Field bought a Caterpillar crawler tractor and began to deconstruct and rebuild it to match his vision. He modeled his machine after a boot jack. To the tractor frame and engine he added a large V-shaped pulling implement, ten heavy cables, two huge “duck feet”, connecting gears, old car parts, wooden-spoked wheels, a transmission lock-out, and other bits and pieces.

"Once the tree was caught within the steel V, the machine's approximately sixty-ton force lifted it straight up from the ground,” wrote Francesca Russello Ammon, in her book, Bulldozer: Demolition and Clearance of the Postwar Landscape. “Then the operator would use a shovel and chain to pull up any roots that had broken off during the process. Beginning in the late 1930s, Field applied his stump puller to the removal of trees damaged by disease, gophers, or frost in Orange, Los Angeles, and Riverside Counties.
In the groves, a group including Field (right), stands with his machine. (County of Orange photo)
“The period after World War II offered even greater opportunities for his stump puller. As Field recalled, ‘I pull the old seedling walnuts when they were taking out the walnut trees around here and putting in citrus. I pulled a lot of those with it. Then eventually I pulled the citrus trees out for houses.’"

 The process, including uprooting, clean-up and grading the land, generally cost developers about a dollar per tree.
Weldon Field with his tree puller at the U.C. South Coast Field Station, 1970. (O.C. Register photo)
The population boom of the 1950s and early 1960s saw the conversion of Orange County from a primarily agricultural area into suburbia. Driving this change was a high demand for housing, a disease called “quick decline” destroying orange groves, and new modes of tax assessment that punished farmers for farming.

By the time Field retired, around 1963, he figured he’d torn out 350,000 trees with the machine – most of them citrus.

In 1970, Field brought the machine (and himself) out of retirement to remove experimental trees at the University of California’s South Coast Field Station in Santa Ana. It may have been used there for a number of years.
(L to R): HB&P Ranger Rich Huffnagle, GSA’s Bob Erskine and Manuel Garcia with tree puller at a County of Orange facility, Fall 1994. (Orange County Archives photo)
Field died in 1990, and four years later the Orange County Harbors Beaches and Parks Department (HB&P) acquired his stump remover. An article in the Orange County Environmental Management Agency’s Nov. 1994 newsletter, Inside EMA, noted some of the machine’s interesting features: “…In place of a dipstick, the engine has a float to indicate the engine oil level. There are also markings on the frame that indicated when the tree and stump remover was serviced and how much Weldon charged to remove trees. … George Key Ranch and areas around what is now Heritage Hill Historical Park also used Weldon’s services to remove diseased and dead trees.”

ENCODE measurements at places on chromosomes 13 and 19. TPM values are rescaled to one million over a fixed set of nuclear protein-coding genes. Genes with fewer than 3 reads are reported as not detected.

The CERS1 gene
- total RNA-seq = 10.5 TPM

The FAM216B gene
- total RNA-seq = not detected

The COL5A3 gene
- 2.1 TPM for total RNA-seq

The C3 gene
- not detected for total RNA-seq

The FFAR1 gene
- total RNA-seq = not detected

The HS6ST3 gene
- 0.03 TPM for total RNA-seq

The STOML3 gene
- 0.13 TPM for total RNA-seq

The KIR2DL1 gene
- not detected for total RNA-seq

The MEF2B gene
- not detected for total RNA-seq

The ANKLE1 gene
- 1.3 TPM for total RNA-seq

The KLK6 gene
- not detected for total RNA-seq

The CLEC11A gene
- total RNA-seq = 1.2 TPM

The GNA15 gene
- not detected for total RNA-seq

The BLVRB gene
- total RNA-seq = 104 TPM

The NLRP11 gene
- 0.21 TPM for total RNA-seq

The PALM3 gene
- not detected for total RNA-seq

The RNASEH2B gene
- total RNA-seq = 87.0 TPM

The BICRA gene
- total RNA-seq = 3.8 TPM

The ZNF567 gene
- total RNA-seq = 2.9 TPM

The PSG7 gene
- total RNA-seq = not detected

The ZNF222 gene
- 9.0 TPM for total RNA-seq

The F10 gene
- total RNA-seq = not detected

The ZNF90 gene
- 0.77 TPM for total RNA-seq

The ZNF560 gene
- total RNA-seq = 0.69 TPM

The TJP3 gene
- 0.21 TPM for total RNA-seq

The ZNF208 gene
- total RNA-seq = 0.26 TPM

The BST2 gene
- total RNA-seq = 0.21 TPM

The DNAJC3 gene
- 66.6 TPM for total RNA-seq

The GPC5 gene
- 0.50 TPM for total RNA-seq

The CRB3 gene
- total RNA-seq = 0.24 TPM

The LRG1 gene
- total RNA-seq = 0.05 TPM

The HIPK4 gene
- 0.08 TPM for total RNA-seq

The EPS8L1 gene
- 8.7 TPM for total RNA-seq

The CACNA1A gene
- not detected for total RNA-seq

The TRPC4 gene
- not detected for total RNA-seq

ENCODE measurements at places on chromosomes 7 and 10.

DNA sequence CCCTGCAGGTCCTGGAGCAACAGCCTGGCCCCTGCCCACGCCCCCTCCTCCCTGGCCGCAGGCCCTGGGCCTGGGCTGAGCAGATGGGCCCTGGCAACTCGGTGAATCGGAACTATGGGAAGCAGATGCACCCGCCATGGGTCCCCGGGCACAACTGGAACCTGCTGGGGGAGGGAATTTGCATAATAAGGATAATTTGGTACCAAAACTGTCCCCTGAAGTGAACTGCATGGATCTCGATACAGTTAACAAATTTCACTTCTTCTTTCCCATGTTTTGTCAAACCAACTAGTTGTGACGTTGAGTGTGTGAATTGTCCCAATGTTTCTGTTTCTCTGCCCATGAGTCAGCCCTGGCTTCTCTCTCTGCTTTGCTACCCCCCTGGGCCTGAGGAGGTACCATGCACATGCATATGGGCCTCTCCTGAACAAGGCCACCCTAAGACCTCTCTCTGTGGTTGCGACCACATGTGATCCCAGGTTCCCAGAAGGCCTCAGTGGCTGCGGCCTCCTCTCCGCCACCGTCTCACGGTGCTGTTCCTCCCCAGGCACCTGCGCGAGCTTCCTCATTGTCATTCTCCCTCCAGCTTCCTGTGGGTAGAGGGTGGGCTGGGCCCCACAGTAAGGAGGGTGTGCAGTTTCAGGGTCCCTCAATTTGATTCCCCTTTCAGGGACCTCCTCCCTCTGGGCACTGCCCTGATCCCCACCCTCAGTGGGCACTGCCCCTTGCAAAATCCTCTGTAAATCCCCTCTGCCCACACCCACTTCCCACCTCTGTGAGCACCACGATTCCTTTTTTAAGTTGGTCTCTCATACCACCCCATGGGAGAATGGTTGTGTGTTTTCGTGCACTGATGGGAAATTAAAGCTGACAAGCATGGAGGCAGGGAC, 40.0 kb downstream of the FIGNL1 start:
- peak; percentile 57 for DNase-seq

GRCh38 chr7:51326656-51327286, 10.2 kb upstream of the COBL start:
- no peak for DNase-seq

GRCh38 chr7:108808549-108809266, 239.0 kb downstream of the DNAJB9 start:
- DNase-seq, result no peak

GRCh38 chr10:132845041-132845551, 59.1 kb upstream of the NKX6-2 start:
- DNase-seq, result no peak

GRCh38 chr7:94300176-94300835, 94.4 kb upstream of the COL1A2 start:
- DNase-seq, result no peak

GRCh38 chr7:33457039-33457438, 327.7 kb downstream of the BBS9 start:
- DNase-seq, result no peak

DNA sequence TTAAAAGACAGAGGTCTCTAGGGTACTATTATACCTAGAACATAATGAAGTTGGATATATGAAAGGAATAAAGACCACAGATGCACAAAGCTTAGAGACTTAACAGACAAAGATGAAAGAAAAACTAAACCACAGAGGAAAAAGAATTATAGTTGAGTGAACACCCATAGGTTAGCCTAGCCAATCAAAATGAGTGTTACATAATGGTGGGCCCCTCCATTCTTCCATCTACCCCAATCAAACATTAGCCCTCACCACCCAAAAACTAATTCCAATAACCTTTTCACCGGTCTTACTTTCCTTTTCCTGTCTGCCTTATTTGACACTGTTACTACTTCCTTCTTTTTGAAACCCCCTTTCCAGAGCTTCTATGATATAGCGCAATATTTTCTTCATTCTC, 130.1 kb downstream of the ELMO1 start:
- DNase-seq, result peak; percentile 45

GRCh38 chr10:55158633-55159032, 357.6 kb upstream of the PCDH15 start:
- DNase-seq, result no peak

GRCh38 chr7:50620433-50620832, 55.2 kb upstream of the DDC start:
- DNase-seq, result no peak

The article then gives us a hint as to the agency’s plans for the stump puller: “In cooperation with GSA/Transportation, Supervising Park Ranger Rich Huffnagle of HB&P/Coastal Facilities expects the [machine] to once again be operational and put on display at a county historical park.”

Over the years, HB&P morphed into OC Parks, and officials with that agency, including the Historical Parks division, seemed to have no idea that they’d ever even owned such a device. Had the machine gone missing or sold for scrap? Or was it right under the nose of someone why just didn’t know what it was?
Stump Puller seen in Victorville, California in 1996. (Photo by Richard Walker)
Finally, in late 2018, during a visit to the Orange County Archives, OC Parks Historic Resource Specialist Justin Sikora mentioned a similar machine that was stashed around the corner from the old Bennett House at the County’s Heritage Hill Historical Park in Lake Forest. A few days later, he sent a photo of the machine. At first, it seemed like a small version of a stump puller, but it turned out to be a hand-built deep well irrigation pump puller.

In 1996, vintage tractor enthusiast Richard Walker was at an auction in Victorville, and took several photos of a “shopbuilt stump puller mounted on a Caterpillar 22 crawler tractor, designed and built by mechanical master Weldon Field, of Orange...” The stump puller was not part of the auction and seemed to belong to the collector of farm equipment on whose property the auction was being held. 
Irrigation pump puller at Heritage Hill Historical Park, Dec. 2018. (Photo by Justin Sikora)
Was the machine donated to the County the same one seen in Victorville? We might need better photos of both to be sure. Walker writes, "Over the years Weldon fabricated several stump pullers on crawler tractors. The 22 was his last. I believe a previous version was built on an earlier Cat 30."

[Article updated 1/29/2019. Thanks to Richard Walker for answering some of the questions raised in the earlier version of this post.]